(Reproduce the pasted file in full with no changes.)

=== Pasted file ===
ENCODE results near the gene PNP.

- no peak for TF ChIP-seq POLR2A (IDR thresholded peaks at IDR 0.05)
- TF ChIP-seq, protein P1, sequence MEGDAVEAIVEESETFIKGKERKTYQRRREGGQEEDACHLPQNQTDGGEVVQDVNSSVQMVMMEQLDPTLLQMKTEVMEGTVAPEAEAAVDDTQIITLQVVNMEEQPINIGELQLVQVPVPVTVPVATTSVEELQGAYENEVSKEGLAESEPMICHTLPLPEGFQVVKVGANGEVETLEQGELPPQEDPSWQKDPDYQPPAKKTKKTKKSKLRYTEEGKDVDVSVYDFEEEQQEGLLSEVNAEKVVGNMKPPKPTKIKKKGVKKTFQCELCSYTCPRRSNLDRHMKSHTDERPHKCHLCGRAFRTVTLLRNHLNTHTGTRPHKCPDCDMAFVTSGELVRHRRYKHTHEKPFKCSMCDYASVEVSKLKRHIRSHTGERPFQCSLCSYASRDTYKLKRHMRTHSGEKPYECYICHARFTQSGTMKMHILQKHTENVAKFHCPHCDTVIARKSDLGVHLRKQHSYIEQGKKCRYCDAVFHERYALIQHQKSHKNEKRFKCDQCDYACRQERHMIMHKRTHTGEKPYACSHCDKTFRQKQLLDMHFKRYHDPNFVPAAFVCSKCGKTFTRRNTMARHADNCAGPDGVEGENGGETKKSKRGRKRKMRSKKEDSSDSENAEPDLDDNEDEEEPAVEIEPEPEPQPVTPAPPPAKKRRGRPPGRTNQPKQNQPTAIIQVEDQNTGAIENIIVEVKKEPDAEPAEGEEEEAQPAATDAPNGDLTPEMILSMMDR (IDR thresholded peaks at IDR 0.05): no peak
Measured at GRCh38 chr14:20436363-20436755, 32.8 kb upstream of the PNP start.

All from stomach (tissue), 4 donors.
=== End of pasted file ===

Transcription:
ENCODE results near the gene PNP.

- no peak for TF ChIP-seq POLR2A (IDR thresholded peaks at IDR 0.05)
- TF ChIP-seq, protein P1, sequence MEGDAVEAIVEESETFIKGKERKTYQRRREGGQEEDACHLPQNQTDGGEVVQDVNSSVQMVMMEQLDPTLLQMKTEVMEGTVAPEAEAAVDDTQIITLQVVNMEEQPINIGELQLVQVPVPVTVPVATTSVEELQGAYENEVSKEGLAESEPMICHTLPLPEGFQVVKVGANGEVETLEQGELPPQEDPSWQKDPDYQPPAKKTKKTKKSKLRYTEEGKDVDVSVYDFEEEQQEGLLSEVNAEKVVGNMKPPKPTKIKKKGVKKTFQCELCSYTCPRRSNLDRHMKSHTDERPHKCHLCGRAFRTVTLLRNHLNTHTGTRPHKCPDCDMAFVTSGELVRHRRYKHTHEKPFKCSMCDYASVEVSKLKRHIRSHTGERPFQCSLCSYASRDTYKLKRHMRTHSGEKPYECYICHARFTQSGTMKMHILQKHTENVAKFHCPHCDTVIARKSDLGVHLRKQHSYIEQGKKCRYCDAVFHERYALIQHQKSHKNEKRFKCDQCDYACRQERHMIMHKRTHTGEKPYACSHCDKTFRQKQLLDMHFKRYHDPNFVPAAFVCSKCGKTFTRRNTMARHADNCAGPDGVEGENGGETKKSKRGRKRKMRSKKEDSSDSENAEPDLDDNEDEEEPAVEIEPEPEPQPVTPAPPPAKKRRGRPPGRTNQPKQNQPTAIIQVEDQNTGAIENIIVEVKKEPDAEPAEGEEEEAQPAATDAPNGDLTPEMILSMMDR (IDR thresholded peaks at IDR 0.05): no peak
Measured at GRCh38 chr14:20436363-20436755, 32.8 kb upstream of the PNP start.

All from stomach (tissue), 4 donors.